Israel feels vindicated by congressmen pushing for more US military aid

83 senators send president letter asking to approve new defense package; Oren mocks Obama for saying world more peaceful; Shai: PM playing ‘dangerous game.’

US President Barack Obama speaks at the Righteous Among the Nations Award Ceremony, organised by Yad Vashem, at Israel's Embassy in Washington January 27, 2016 (photo credit: REUTERS)
US President Barack Obama speaks at the Righteous Among the Nations Award Ceremony, organised by Yad Vashem, at Israel's Embassy in Washington January 27, 2016
(photo credit: REUTERS)
Likud ministers and MKs close to Prime Minister Benjamin Netanyahu expressed satisfaction Monday with 83 US senators writing a letter to US President Barack Obama urging him to quickly approve a new defense aid package for Israel worth more than the current $3.1 billion per year.
Obama has reportedly agreed to raise the package to $4b., but Congress wants him to go higher.
“There is wide support for Israel’s security needs, crossing camps in the Senate and among the American people,” said Tourism Minister Yariv Levin, who has become Netanyahu’s closest political ally.
“The letter proves relations are strong, and attempts to paint our relations as if they are in crisis are wrong. The reality is very different.”
Levin denied any involvement of Netanyahu and his loyalist, Ambassador to the US Ron Dermer, in encouraging the letter. But Channel 10 quoted sources saying that AIPAC was involved, and “AIPAC does not do anything without getting a green light from Jerusalem.”
In response to the Channel 10 report, AIPAC's spokesperson Marshall Whittmann said in a statement: “All AIPAC policy and legislative strategy are established and directed only by AIPAC's leadership and Board of Directors.  To suggest there is any direction from an external source is completely false, as well as insulting to AIPAC's members.”
Israeli officials said it was encouraging to see such strong support for Israel from both parties and the American people. Likud MK Nava Boker went further, saying that the letter proved wrong those who thought Netanyahu had damaged relations between the two countries by delivering a controversial address against Obama’s nuclear deal with Iran to a joint session of Congress.
“All those who have blabbered about international isolation should stop lying to the public,” Boker said. “Unfortunately, there are still people in Israel who believe Israel must fit itself to the demands of its allies instead of acting out of Israel’s national interests.”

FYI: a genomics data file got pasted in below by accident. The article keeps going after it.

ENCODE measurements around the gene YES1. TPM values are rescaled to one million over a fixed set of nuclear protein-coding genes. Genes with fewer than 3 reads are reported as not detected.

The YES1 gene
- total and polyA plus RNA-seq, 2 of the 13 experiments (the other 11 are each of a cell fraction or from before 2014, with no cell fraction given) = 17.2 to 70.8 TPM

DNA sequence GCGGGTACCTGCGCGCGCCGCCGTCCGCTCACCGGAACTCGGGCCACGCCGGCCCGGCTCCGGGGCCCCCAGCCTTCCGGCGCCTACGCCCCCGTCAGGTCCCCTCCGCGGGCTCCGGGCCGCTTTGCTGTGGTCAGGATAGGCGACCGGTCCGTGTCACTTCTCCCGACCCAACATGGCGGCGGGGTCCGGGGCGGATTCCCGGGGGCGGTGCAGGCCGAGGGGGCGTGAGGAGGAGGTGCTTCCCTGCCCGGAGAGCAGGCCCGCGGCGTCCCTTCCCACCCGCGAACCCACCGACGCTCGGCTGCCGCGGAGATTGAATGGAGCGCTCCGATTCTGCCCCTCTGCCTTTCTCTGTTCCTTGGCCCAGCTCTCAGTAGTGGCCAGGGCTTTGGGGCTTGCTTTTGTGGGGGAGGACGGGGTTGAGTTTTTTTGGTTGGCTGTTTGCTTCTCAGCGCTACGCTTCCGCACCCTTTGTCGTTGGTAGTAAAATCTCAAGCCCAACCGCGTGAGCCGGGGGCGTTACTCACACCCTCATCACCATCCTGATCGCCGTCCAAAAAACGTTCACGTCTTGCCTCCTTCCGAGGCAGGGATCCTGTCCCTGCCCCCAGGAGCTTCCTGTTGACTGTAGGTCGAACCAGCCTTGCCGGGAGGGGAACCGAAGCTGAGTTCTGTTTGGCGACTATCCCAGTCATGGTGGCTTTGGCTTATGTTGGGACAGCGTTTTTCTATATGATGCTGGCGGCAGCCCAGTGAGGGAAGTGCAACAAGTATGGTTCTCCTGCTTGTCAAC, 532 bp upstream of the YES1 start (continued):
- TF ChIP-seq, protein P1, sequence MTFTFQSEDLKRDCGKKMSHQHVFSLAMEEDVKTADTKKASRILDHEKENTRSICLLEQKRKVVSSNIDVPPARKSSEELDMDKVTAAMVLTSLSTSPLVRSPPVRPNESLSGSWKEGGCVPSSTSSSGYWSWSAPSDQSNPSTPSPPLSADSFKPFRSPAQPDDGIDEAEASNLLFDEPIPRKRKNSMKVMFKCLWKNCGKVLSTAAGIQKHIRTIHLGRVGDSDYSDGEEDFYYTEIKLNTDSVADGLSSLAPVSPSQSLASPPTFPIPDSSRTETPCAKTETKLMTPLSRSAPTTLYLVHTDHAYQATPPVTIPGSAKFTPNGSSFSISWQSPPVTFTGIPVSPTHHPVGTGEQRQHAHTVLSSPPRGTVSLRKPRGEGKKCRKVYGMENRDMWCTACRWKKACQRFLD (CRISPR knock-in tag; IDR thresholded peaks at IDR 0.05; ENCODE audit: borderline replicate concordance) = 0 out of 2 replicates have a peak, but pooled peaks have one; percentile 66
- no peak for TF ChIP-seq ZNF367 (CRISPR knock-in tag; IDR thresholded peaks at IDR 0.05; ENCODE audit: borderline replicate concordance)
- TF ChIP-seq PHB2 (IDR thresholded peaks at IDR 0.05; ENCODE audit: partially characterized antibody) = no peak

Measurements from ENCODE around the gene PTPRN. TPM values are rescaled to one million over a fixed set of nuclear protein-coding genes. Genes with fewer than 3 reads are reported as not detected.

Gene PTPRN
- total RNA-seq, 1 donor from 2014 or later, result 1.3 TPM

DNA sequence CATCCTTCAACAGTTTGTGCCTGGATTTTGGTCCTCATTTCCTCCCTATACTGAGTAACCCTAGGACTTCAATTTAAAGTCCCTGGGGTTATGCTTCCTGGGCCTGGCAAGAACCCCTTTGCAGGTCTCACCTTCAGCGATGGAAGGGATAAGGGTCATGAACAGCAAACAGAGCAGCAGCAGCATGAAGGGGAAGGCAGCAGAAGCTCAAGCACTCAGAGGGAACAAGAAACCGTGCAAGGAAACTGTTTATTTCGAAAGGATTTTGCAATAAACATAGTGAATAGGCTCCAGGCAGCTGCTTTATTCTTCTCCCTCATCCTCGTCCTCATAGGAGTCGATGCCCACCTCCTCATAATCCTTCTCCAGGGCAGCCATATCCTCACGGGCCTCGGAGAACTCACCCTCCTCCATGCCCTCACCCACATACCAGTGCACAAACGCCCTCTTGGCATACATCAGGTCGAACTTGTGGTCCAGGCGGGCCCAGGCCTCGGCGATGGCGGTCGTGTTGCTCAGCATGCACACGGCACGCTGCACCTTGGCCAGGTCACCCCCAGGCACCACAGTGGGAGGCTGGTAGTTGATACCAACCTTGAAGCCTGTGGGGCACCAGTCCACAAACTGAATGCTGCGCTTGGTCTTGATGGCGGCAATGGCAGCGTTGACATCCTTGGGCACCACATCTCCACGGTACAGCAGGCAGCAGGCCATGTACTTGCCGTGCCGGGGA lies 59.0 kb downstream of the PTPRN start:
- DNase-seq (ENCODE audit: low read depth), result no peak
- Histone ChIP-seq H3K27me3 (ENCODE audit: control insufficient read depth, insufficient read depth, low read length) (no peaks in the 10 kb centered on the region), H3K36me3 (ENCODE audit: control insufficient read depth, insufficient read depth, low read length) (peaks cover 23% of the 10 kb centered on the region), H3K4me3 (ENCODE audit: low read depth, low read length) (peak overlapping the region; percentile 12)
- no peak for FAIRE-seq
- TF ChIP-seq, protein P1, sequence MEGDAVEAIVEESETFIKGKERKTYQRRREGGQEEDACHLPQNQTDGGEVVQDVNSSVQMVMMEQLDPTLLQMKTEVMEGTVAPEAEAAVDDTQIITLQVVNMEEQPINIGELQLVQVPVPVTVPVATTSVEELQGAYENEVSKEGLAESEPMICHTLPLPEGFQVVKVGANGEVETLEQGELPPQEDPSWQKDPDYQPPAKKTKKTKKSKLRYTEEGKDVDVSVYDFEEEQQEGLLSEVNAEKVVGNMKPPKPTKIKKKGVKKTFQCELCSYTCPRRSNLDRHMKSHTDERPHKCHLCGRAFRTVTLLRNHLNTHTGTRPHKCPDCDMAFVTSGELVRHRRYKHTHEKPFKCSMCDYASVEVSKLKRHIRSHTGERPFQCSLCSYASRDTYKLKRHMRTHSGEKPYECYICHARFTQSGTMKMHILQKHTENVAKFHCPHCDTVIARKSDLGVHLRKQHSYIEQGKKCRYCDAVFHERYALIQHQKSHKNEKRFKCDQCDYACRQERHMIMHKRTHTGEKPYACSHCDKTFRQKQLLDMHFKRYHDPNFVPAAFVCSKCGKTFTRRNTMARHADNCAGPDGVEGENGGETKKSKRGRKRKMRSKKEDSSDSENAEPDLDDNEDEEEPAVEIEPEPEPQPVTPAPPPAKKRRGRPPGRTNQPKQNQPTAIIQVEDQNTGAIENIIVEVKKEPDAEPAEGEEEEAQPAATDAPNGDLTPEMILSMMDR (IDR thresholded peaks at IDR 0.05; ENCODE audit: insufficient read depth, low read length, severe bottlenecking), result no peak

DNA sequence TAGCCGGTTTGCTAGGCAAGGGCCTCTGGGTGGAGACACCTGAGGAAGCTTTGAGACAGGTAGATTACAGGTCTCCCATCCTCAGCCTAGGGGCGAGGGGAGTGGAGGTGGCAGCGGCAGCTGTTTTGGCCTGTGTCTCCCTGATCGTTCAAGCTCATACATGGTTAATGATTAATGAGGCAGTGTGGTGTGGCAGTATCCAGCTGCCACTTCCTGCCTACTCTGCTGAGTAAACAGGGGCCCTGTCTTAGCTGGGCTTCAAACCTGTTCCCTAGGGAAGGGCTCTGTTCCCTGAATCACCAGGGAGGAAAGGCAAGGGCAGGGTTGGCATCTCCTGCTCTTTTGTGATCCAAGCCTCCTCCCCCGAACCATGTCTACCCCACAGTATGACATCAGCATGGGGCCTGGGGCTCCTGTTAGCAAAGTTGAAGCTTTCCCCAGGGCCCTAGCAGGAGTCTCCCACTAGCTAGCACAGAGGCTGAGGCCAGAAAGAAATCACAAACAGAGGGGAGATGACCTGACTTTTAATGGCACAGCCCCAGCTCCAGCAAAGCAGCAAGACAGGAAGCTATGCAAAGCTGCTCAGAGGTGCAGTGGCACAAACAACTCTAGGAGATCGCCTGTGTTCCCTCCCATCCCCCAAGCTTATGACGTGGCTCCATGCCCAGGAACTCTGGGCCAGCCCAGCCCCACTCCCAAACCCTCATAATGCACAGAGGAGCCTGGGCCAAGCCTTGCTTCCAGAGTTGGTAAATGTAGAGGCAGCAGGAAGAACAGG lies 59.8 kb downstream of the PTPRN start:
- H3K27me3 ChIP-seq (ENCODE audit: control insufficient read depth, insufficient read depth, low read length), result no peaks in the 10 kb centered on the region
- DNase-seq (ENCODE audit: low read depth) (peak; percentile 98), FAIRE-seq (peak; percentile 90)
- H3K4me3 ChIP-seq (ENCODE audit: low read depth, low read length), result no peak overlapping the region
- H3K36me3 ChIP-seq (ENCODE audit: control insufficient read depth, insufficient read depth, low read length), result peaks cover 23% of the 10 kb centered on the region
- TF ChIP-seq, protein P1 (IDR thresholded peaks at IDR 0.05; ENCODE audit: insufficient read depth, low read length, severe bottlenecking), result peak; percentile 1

Kulanu MK Michael Oren, a former ambassador to the US, suggested that the senators who signed the letter understand Israel’s security needs better than Obama. He mocked the US president for saying in Germany that the current era is “the most peaceful, most prosperous, most progressive era in human history.”
“President Obama’s claim that the world is more peaceful will not reassure the citizens of the Middle East, hundreds of thousands of whom have been murdered and millions displaced,” Oren said. “Israel is dealing with many significant security challenges in the heart of the Middle East, and I’m glad that this has been recognized by the 83 senators who signed the letter.”
Zionist Union MK Nachman Shai said Netanyahu should stop playing off the current American government against the next one.
“This is a dangerous step and a gamble that Israel cannot not allow itself to take,” Shai said.
The senators who signed the letter were led by Republican Lindsey Graham and Democrat Chris Coons. Sen.
Ted Cruz, a presidential candidate, was one of the 51 Republicans on board. The Senate’s Democratic White House hopeful, Bernie Sanders, was not among the 32 Democrats.
“In light of Israel’s dramatically rising defense challenges, we stand ready to support a substantially enhanced new long-term agreement to help provide Israel the resources it requires to defend itself and preserve its qualitative military edge,” said the letter.
It did not provide a figure for the suggested aid. Israel wants $4b. to $4.5b. in aid in a new agreement to replace the current memorandum of understanding, or MOU, which expires in 2018.
US officials have given lower target figures of about $3.7b. They hope for a new agreement before Obama leaves office in January.
The Obama administration wants to cement a new 10-year defense aid deal before he leaves office in January to demonstrate his commitment to Israel’s security, especially after reaching a nuclear agreement with Iran that Israel strongly opposed.
A White House official said discussions with Israel were continuing. “We are prepared to sign an MOU with Israel that would constitute the largest single pledge of military assistance to any country in US history,” the official said.
The funding is intended to boost Israel’s military and allow it to maintain a technological advantage over its Arab neighbors.
The letter said the Senate also intends to consider increased US funding for cooperative missile defense programs, similar to increases in the past several years.
Obama has asked for $150m. for such programs, but lawmakers are believed to be willing to send Israel hundreds of millions for programs like its Iron Dome air defense system and the David’s Sling medium and long-range military defense system.
Lahav Harkov contributed to this report.